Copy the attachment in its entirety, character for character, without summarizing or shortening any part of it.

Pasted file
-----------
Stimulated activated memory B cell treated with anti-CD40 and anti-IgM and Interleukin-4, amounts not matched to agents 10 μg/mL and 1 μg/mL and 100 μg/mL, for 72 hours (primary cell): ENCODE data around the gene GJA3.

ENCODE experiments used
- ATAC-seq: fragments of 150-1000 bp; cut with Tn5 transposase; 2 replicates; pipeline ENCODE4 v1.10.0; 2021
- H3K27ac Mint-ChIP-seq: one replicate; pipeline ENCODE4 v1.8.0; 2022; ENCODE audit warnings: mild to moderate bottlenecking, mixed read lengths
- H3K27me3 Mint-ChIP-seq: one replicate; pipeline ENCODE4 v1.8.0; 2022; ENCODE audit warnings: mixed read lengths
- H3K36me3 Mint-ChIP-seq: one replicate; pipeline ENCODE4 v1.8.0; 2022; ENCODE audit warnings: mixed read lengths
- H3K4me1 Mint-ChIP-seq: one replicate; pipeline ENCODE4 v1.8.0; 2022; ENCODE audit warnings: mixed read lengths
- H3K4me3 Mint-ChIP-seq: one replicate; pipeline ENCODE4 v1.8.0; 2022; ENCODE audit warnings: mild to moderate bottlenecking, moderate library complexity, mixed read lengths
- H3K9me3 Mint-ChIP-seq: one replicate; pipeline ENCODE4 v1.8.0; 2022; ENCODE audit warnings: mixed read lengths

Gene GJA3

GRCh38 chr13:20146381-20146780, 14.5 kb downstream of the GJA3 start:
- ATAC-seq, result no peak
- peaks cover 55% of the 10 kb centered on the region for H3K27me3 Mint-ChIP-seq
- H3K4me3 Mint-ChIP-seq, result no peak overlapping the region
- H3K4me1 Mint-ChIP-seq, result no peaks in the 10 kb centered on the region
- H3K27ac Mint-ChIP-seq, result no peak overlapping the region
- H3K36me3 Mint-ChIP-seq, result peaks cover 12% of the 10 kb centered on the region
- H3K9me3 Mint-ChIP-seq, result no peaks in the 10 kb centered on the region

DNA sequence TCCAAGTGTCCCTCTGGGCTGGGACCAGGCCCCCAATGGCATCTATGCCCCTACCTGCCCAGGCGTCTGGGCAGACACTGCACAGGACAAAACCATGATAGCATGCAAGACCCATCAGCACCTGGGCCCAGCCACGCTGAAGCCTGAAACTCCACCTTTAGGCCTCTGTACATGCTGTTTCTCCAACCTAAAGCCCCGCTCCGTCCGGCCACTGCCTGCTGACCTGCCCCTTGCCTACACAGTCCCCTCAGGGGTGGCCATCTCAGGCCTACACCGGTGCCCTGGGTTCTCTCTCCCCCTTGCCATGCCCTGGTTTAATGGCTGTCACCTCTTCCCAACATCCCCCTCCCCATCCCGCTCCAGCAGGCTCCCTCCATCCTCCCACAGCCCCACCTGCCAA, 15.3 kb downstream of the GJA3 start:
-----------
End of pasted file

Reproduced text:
Stimulated activated memory B cell treated with anti-CD40 and anti-IgM and Interleukin-4, amounts not matched to agents 10 μg/mL and 1 μg/mL and 100 μg/mL, for 72 hours (primary cell): ENCODE data around the gene GJA3.

ENCODE experiments used
- ATAC-seq: fragments of 150-1000 bp; cut with Tn5 transposase; 2 replicates; pipeline ENCODE4 v1.10.0; 2021
- H3K27ac Mint-ChIP-seq: one replicate; pipeline ENCODE4 v1.8.0; 2022; ENCODE audit warnings: mild to moderate bottlenecking, mixed read lengths
- H3K27me3 Mint-ChIP-seq: one replicate; pipeline ENCODE4 v1.8.0; 2022; ENCODE audit warnings: mixed read lengths
- H3K36me3 Mint-ChIP-seq: one replicate; pipeline ENCODE4 v1.8.0; 2022; ENCODE audit warnings: mixed read lengths
- H3K4me1 Mint-ChIP-seq: one replicate; pipeline ENCODE4 v1.8.0; 2022; ENCODE audit warnings: mixed read lengths
- H3K4me3 Mint-ChIP-seq: one replicate; pipeline ENCODE4 v1.8.0; 2022; ENCODE audit warnings: mild to moderate bottlenecking, moderate library complexity, mixed read lengths
- H3K9me3 Mint-ChIP-seq: one replicate; pipeline ENCODE4 v1.8.0; 2022; ENCODE audit warnings: mixed read lengths

Gene GJA3

GRCh38 chr13:20146381-20146780, 14.5 kb downstream of the GJA3 start:
- ATAC-seq, result no peak
- peaks cover 55% of the 10 kb centered on the region for H3K27me3 Mint-ChIP-seq
- H3K4me3 Mint-ChIP-seq, result no peak overlapping the region
- H3K4me1 Mint-ChIP-seq, result no peaks in the 10 kb centered on the region
- H3K27ac Mint-ChIP-seq, result no peak overlapping the region
- H3K36me3 Mint-ChIP-seq, result peaks cover 12% of the 10 kb centered on the region
- H3K9me3 Mint-ChIP-seq, result no peaks in the 10 kb centered on the region

DNA sequence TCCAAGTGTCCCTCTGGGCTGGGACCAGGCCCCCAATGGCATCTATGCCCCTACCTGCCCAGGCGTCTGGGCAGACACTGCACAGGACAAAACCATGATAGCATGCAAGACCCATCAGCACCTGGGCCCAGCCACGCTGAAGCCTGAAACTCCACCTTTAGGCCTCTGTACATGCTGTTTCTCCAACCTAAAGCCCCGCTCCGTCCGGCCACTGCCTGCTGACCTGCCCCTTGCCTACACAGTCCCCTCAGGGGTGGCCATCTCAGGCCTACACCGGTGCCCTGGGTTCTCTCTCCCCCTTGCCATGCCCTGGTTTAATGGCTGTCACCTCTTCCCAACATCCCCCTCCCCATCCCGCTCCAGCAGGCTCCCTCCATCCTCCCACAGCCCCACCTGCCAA, 15.3 kb downstream of the GJA3 start: